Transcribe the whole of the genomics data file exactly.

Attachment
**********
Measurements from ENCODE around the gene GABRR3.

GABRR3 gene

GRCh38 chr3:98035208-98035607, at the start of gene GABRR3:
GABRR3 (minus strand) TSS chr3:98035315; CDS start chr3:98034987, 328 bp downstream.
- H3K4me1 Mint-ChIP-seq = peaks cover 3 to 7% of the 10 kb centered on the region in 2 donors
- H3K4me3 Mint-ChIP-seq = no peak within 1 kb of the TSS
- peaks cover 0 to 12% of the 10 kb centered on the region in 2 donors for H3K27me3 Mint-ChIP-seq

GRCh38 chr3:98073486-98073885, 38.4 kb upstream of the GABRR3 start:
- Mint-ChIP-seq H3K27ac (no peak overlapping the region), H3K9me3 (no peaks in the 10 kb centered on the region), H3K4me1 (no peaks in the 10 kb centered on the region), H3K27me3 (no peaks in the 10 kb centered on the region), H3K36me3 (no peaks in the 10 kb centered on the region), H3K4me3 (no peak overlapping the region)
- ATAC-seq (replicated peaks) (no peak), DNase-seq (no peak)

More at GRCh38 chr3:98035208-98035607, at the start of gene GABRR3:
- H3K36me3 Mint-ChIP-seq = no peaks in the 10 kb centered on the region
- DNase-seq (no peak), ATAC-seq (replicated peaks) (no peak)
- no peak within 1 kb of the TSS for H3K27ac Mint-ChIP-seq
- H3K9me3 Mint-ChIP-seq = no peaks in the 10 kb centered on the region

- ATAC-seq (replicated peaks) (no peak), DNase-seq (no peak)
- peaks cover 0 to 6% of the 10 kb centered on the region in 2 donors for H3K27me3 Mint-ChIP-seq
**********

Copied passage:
Measurements from ENCODE around the gene GABRR3.

GABRR3 gene

GRCh38 chr3:98035208-98035607, at the start of gene GABRR3:
GABRR3 (minus strand) TSS chr3:98035315; CDS start chr3:98034987, 328 bp downstream.
- H3K4me1 Mint-ChIP-seq = peaks cover 3 to 7% of the 10 kb centered on the region in 2 donors
- H3K4me3 Mint-ChIP-seq = no peak within 1 kb of the TSS
- peaks cover 0 to 12% of the 10 kb centered on the region in 2 donors for H3K27me3 Mint-ChIP-seq

GRCh38 chr3:98073486-98073885, 38.4 kb upstream of the GABRR3 start:
- Mint-ChIP-seq H3K27ac (no peak overlapping the region), H3K9me3 (no peaks in the 10 kb centered on the region), H3K4me1 (no peaks in the 10 kb centered on the region), H3K27me3 (no peaks in the 10 kb centered on the region), H3K36me3 (no peaks in the 10 kb centered on the region), H3K4me3 (no peak overlapping the region)
- ATAC-seq (replicated peaks) (no peak), DNase-seq (no peak)

More at GRCh38 chr3:98035208-98035607, at the start of gene GABRR3:
- H3K36me3 Mint-ChIP-seq = no peaks in the 10 kb centered on the region
- DNase-seq (no peak), ATAC-seq (replicated peaks) (no peak)
- no peak within 1 kb of the TSS for H3K27ac Mint-ChIP-seq
- H3K9me3 Mint-ChIP-seq = no peaks in the 10 kb centered on the region

- ATAC-seq (replicated peaks) (no peak), DNase-seq (no peak)
- peaks cover 0 to 6% of the 10 kb centered on the region in 2 donors for H3K27me3 Mint-ChIP-seq